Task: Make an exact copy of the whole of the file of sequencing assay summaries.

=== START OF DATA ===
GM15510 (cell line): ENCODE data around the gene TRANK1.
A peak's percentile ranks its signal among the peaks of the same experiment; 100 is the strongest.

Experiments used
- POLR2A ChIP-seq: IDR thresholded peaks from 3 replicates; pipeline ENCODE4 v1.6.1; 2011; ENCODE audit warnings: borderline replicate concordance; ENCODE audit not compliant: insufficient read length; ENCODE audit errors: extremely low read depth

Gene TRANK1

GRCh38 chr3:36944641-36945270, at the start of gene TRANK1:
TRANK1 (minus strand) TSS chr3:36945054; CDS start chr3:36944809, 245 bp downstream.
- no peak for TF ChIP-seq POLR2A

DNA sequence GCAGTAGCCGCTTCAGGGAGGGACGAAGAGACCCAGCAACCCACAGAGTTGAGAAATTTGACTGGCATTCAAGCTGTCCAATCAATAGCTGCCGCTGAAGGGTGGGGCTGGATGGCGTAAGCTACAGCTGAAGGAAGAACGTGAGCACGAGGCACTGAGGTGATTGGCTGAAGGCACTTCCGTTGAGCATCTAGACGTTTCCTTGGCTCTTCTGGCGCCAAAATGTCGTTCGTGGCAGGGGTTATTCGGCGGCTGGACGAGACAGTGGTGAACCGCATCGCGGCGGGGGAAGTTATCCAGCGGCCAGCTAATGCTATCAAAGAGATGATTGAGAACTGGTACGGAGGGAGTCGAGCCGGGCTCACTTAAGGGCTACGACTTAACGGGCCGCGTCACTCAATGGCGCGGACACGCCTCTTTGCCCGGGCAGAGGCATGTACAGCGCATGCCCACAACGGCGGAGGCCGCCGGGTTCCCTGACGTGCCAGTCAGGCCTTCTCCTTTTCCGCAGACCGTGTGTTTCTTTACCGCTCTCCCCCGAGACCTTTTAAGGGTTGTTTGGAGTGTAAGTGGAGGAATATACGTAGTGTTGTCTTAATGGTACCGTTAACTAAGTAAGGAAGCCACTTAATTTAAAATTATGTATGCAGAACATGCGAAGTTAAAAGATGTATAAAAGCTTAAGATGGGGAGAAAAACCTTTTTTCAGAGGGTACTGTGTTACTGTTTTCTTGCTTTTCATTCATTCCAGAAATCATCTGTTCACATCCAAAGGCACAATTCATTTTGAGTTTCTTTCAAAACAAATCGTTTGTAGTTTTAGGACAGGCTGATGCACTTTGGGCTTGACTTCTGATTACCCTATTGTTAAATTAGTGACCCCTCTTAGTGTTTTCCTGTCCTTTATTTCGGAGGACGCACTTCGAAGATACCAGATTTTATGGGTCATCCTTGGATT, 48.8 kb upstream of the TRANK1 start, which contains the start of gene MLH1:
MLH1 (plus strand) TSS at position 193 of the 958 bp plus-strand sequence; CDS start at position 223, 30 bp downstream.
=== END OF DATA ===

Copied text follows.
GM15510 (cell line): ENCODE data around the gene TRANK1.
A peak's percentile ranks its signal among the peaks of the same experiment; 100 is the strongest.

Experiments used
- POLR2A ChIP-seq: IDR thresholded peaks from 3 replicates; pipeline ENCODE4 v1.6.1; 2011; ENCODE audit warnings: borderline replicate concordance; ENCODE audit not compliant: insufficient read length; ENCODE audit errors: extremely low read depth

Gene TRANK1

GRCh38 chr3:36944641-36945270, at the start of gene TRANK1:
TRANK1 (minus strand) TSS chr3:36945054; CDS start chr3:36944809, 245 bp downstream.
- no peak for TF ChIP-seq POLR2A

DNA sequence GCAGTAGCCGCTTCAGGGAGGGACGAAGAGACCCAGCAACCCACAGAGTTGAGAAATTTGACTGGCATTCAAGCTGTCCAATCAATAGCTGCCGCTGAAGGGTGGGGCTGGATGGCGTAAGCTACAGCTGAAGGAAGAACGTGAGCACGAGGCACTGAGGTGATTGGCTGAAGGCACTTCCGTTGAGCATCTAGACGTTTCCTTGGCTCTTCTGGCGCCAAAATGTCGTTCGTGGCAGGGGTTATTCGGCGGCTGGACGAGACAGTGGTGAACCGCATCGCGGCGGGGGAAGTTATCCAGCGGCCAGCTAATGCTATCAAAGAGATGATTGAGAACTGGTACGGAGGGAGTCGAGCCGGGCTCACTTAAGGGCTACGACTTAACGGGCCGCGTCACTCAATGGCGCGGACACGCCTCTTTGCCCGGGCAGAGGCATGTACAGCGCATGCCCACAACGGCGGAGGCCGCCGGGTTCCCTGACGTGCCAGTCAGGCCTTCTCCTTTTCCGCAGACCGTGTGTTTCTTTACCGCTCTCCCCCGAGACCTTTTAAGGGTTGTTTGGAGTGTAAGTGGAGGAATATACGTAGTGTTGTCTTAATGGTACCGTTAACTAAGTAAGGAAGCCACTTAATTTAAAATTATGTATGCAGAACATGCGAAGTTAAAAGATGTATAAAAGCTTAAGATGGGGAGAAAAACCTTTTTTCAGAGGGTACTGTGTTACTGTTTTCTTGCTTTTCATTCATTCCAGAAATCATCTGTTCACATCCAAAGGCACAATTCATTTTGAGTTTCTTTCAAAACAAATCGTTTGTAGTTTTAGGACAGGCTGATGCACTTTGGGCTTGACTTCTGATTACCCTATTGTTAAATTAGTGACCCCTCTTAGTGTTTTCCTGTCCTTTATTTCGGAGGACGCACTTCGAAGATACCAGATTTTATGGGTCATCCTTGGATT, 48.8 kb upstream of the TRANK1 start, which contains the start of gene MLH1:
MLH1 (plus strand) TSS at position 193 of the 958 bp plus-strand sequence; CDS start at position 223, 30 bp downstream.